Human rights groups are calling for the release of dozens of people arrested during an anti-government protest in Nicaragua on Sunday.
Police said that 38 people were detained in the capital, Managua, of which eight have so far been released.
The arrests came a day after the police warned that it would not allow any unauthorised protests to go ahead.
The Central American nation has been rocked by a wave of anti-government demonstrations since April.
Read more about Nicaragua's crisis:
Hundreds of people have been killed since the protests demanding President Daniel Ortega's resignation started.
The protesters were gathering for a march under the motto "United for Liberty" when riot police moved in to disperse the demonstrators.
Anti-government demonstrations were declared illegal by President Ortega on 28 September. The president also warned that organisers of unauthorised protests would face charges.
The "United for Liberty" march was one of the first public protests to have been organised since police released a statement on Saturday saying that they would to everything necessary to stop it.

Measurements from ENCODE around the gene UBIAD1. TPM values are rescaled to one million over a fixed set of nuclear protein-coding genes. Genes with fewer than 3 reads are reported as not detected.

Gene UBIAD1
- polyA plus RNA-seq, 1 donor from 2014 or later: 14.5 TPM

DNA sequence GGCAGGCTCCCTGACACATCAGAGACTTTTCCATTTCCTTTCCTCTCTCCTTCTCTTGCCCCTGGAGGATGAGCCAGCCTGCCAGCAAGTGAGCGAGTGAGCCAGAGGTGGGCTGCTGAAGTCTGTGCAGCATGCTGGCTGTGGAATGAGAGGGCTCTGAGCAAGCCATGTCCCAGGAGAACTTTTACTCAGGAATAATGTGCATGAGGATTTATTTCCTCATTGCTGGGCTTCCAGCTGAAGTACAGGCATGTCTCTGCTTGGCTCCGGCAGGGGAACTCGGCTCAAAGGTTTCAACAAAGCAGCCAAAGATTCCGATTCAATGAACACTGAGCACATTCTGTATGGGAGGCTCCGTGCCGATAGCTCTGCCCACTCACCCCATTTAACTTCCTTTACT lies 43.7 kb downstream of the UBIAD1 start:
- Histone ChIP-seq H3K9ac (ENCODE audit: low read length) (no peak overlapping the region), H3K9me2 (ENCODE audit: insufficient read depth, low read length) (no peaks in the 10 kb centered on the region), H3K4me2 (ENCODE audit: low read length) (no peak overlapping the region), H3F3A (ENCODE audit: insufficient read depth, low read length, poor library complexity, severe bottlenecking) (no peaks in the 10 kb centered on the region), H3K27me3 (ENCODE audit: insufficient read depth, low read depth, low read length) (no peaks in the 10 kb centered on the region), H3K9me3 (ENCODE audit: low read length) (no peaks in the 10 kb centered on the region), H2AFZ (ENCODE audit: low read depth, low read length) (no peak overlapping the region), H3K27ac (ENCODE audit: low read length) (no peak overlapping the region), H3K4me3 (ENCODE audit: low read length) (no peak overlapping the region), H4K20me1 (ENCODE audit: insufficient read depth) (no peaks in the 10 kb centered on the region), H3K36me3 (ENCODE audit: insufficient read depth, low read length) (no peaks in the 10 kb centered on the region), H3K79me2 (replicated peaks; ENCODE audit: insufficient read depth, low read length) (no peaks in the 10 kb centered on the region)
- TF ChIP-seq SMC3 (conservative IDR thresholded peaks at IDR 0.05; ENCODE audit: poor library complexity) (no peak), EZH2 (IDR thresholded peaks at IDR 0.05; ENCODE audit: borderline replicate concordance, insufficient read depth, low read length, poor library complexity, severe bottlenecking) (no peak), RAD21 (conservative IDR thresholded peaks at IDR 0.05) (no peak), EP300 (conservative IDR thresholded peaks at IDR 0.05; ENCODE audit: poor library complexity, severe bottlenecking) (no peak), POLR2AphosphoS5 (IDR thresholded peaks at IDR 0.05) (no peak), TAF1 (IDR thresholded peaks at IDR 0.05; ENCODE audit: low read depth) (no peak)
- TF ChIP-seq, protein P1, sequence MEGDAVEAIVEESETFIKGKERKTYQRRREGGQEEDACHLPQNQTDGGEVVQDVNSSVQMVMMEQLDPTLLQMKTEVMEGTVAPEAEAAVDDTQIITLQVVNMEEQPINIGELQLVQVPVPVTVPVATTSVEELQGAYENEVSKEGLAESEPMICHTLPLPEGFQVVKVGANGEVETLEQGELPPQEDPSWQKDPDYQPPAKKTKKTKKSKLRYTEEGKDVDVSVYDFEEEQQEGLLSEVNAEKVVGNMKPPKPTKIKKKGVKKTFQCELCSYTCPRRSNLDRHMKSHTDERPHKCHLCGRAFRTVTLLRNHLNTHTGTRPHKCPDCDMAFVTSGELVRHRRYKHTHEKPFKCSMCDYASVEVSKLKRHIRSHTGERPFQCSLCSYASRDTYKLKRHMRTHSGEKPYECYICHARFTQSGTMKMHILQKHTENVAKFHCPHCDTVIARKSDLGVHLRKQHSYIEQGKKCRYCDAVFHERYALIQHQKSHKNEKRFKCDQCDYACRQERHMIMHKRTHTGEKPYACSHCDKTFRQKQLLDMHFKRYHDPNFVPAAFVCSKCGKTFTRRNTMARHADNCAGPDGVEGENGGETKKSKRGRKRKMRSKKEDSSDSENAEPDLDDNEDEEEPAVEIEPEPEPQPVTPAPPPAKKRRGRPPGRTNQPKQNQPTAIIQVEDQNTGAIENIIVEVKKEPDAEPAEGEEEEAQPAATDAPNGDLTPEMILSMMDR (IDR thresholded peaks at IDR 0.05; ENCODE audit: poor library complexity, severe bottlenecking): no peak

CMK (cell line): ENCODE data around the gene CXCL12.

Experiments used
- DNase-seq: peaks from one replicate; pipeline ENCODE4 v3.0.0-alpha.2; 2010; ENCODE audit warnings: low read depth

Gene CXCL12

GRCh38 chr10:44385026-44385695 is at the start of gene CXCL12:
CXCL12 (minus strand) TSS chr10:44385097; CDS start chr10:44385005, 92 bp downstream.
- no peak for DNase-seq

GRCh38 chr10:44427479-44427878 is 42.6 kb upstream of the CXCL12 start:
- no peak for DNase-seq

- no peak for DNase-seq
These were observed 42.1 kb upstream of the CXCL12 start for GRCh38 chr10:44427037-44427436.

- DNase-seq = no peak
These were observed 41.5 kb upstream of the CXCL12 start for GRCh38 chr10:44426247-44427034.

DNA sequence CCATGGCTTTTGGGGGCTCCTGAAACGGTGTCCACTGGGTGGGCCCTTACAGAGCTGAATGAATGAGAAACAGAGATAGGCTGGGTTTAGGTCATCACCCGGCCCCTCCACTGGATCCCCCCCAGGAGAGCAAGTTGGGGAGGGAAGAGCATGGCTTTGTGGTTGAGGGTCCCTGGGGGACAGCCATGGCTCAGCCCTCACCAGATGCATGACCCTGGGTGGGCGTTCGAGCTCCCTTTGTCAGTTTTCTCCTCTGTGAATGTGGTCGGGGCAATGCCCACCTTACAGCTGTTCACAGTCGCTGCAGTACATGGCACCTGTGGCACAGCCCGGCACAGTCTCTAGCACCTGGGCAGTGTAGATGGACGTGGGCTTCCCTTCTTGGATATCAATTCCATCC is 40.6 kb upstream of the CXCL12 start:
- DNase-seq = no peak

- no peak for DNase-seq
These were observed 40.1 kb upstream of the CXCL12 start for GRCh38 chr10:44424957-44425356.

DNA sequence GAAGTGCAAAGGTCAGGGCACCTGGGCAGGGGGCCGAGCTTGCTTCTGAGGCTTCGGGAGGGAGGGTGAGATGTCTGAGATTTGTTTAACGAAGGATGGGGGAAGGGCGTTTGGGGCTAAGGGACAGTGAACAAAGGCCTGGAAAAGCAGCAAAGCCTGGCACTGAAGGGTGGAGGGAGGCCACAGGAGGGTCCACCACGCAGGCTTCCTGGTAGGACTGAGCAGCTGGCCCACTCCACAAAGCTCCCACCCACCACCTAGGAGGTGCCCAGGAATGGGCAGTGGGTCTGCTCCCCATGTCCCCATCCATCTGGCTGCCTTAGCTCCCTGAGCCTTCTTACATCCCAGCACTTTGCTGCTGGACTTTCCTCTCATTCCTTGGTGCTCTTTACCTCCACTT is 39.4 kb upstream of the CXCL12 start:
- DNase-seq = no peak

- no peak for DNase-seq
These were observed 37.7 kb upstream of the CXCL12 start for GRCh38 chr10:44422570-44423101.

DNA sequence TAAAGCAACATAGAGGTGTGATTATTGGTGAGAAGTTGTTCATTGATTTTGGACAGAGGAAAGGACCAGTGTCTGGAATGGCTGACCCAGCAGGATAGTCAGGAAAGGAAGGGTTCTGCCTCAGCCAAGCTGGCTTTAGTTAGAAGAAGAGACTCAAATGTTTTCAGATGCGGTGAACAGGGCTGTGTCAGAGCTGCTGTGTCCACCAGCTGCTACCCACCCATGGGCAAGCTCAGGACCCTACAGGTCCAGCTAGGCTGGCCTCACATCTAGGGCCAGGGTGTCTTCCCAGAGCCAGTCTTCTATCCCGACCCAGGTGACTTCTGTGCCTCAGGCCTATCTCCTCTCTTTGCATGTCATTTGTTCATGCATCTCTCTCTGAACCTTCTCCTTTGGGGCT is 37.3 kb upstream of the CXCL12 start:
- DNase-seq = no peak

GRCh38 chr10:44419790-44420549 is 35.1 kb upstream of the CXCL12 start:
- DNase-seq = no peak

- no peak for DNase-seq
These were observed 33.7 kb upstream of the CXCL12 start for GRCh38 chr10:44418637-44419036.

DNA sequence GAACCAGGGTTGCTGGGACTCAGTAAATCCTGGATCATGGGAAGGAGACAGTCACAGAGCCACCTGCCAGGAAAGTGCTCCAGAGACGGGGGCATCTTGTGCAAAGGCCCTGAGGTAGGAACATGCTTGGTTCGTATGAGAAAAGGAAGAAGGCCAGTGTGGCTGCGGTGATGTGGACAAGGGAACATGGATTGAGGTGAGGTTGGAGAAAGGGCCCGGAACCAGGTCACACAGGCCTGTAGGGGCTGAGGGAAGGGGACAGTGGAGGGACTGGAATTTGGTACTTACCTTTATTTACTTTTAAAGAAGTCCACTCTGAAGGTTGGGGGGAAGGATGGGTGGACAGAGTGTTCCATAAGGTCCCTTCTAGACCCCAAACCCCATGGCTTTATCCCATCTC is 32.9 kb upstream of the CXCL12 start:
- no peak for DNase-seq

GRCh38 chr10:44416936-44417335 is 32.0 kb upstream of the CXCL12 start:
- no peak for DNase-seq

'They want blood'
During a speech on Saturday, President Ortega accused the protesters of "calling for marches not for peace, but for blood, that's what they want, they want blood".
Police were out in force on Sunday and threw stun bombs and teargas canisters to disperse protesters as they gathered.
The head of the Organization of American States, Luis Almagro, demanded in a tweet [in Spanish] that the government of Nicaragua free those detained and stop repressing peaceful protests.
The president of neighbouring Costa Rica, Carlos Alvarado, called for "an urgent and immediate end to the repression in Nicaragua".
In a statement, he also demanded that Nicaraguans' legitimate right to protest and freedom of expression be respected.
The current wave of protests first kicked off in April when demonstrators demanded that planned changes to the country's social security system be shelved.
Following deadly clashes between the security forces and the demonstrators, the protests soon escalated and the protesters demanded that President Ortega step down.
Mr Ortega has been in power since 2007 and his critics accuse him of becoming increasingly authoritarian and restricting Nicaraguans' freedoms and civil liberties.
The president in turn accuses the protesters of planning a coup against his democratically-elected government and of incitement to violence.
Local human rights groups as well as the United Nations Office for Human Rights have documented alleged human rights violations which range from illegal detention to torture.